RE: RE: Masters program for Information Security?
From: Rocky Heckman (rocky.he_at_g-wizinnovations.com)
To: <firstname.lastname@example.org> Date: Wed, 29 Jun 2005 08:01:17 +1000
(sorry if this is a dupe, had mail probs)
There is also Charles Sturt University out of Australia. (Although they do
the whole thing via distance education.). I thought I'd let you know what
was out there. They have two Masters of Information Technology Security
degrees. One is focused on a management area and the other on development.
The main drawing point for them is that 5 of the 12 courses you take, are
the Microsoft Curriculum courses to obtain an MCSE, or MCSD. So essentially
1/2 the course is obtaining one of these certifications. If you have a
current one, or choose to just take the exams on your own, you can knock off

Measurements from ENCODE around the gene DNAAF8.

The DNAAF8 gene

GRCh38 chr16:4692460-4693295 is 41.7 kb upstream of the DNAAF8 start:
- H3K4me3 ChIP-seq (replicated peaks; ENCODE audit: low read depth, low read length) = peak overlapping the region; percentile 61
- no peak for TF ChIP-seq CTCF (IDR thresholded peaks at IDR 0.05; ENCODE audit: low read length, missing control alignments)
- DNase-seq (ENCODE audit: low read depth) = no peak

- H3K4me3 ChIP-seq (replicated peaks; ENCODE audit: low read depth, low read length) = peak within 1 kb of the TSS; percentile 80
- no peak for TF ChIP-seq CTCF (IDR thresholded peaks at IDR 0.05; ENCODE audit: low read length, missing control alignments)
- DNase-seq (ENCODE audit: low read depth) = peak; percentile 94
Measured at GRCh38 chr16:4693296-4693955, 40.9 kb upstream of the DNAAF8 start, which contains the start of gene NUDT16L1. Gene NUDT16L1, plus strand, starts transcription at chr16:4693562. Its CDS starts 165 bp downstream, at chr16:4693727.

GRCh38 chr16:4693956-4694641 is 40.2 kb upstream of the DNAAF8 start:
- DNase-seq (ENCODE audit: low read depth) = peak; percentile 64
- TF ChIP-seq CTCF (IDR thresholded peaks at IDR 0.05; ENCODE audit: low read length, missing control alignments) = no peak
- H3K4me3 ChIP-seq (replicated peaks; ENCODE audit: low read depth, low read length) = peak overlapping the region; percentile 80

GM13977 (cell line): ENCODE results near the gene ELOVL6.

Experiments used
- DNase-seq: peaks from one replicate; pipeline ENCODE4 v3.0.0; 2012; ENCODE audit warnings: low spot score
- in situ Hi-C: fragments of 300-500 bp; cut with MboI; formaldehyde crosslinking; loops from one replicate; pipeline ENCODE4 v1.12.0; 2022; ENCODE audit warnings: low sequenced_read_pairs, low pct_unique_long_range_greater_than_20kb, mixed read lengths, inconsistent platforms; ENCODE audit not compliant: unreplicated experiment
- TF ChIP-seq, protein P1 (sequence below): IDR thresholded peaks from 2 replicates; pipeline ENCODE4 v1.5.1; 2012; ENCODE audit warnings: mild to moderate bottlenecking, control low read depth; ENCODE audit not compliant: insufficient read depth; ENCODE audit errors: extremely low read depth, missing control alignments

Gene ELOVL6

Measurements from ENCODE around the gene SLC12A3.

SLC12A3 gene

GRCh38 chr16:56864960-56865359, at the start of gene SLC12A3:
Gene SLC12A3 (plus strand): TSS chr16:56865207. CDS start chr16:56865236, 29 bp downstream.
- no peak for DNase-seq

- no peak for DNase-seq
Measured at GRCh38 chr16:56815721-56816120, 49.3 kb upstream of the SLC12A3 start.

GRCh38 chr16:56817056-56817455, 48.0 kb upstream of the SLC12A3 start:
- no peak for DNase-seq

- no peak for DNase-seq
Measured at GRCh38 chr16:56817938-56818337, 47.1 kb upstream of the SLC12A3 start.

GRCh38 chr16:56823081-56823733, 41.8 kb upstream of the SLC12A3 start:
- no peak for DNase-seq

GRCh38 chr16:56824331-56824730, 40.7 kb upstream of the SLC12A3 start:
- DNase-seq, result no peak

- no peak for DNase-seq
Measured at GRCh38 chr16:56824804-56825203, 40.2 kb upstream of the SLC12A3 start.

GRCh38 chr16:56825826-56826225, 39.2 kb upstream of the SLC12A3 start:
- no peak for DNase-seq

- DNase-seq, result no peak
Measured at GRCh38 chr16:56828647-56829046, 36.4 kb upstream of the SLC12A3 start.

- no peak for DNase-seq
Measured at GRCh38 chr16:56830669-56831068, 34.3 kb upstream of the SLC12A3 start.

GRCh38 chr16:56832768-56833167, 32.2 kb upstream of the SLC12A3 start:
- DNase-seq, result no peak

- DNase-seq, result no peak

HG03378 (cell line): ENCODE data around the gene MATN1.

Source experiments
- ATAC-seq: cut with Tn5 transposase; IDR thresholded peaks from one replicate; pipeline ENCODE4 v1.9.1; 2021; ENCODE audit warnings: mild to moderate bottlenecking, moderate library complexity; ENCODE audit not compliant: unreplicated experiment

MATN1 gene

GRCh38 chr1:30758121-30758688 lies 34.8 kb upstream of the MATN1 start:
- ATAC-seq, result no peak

1/2 the course.
I'm not a big fan of this system, you don't learn a whole lot that you can't
get from reading self-study guides. But, you get a Masters with "Security"
in the title and an MCSE/MCSD to boot.
If you're still interested http://www.csu.edu.au/
You may find that there are several other Universities that offer their
regular degrees through distance education. I am doing a Masters in
Computer Science by Research (Masters Thesis). This way, I can tailor my
Masters to security. My Thesis is on attack patterns/models and threat
modelling. It counts.
Just something to think about.
G-Wiz Innovations Pty Ltd
IT Peace of mind!
From: email@example.com [mailto:firstname.lastname@example.org]
Sent: Sunday, 26 June 2005 7:34 Early
Subject: Re: RE: Masters program for Information Security?
How about norwich degree being pretty much a online course... doesn't it
lose a little credit the fact of not actually going to class and talk face
to face to professors?
I don't mean to talk bad about it, I'm just wondering, since Norwich master
degree is still one of my options for a master in security assurance.
Alex S. Harasic